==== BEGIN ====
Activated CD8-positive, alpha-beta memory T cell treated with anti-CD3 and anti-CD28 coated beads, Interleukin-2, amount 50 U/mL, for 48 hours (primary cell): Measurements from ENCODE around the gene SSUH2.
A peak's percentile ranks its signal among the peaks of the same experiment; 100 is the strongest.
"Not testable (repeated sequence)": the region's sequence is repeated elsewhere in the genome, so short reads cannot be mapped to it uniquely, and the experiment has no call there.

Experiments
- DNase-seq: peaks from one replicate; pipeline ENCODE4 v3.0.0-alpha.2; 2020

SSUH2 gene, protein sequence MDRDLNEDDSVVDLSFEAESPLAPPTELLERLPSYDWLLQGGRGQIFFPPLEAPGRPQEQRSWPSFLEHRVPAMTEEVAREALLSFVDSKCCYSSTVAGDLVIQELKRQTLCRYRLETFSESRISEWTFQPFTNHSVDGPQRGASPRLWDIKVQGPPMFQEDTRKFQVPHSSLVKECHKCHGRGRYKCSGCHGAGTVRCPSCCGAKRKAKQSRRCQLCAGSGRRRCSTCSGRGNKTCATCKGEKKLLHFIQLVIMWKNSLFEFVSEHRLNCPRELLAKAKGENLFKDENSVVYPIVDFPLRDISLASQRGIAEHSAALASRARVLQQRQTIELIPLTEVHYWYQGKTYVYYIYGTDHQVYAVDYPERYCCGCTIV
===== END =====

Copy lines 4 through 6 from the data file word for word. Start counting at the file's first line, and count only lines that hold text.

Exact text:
Experiments
- DNase-seq: peaks from one replicate; pipeline ENCODE4 v3.0.0-alpha.2; 2020

SSUH2 gene, protein sequence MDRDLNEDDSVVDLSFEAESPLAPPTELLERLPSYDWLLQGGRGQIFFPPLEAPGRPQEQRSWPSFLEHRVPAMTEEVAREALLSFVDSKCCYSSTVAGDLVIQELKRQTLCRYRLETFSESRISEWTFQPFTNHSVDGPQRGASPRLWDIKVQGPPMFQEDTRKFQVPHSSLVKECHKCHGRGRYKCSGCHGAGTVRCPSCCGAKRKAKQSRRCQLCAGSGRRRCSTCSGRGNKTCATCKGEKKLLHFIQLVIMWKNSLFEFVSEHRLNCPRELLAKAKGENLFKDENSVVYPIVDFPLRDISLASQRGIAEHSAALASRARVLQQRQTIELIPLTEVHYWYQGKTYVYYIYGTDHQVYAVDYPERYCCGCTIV